Gelatine in meat & fish applications
Cooked pressed ham ham, cooked shoulder
Gelatine is added to the ham during preparation, once the bone has been
removed. Gelatine is also used to bond the meat where the rind and
excess fat have been trimmed.
The gelatine powder absorbs moisture from the meat and, during the cooking process, forms a film which seals the meat after cooling. The gelatine gels the liquid which exudes during cooking, and holds it in and around the ham. This added gelatine also stiffens the jelly obtained directly from the connective tissues during the cooking process to give an attractive aspect, and bind the ham together for improved slicing.
Hydrolyzed gelatine is also very often used to increase the dry protein content of the finished product. Gelatine also helps to improve the yield by binding the water inside the ham during cooking.
Canned meat products
Gelatine is used to gel the juices lost from meat products during cooking or pasteurization. Gelatine with high gel strength (200 – 250 Bloom) are used for this application at levels of 0.5 – 2 %. As sterilization temperatures are relatively high, gelatine gel strength and viscosity losses during processing should be taken into account as these essentially depend on thermal treatment duration.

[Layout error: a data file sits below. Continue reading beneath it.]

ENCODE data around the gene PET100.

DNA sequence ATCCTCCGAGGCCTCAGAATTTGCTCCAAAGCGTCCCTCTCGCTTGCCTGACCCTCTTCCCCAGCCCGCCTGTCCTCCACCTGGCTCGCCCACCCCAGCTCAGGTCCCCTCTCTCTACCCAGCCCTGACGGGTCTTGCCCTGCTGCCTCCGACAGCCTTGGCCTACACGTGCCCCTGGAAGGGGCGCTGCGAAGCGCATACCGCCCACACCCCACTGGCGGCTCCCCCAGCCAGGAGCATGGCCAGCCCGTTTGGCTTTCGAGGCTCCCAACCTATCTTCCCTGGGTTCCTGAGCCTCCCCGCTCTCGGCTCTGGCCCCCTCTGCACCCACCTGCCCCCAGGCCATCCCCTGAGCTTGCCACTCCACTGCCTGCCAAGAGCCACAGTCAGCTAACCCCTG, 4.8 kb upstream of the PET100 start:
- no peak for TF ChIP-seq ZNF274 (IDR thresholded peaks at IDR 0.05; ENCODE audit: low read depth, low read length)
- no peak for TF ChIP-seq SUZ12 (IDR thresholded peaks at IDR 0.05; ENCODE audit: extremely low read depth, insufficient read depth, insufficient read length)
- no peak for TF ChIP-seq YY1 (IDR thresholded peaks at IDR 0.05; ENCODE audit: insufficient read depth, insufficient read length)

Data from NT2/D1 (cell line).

As a result of their high fat and water content, these products present particular stabilization problems, mainly from exudation of water or fat and texture irregularities after cooking. The use of a cutter partially eliminates these problems but gelatine is still used to achieve better water binding, to stabilize the emulsion and to obtain a homogeneous batch texture.
Gelatine content varies considerably, depending on the presence of other binding agents, the amount of collagen present in the other ingredients, and local regulations.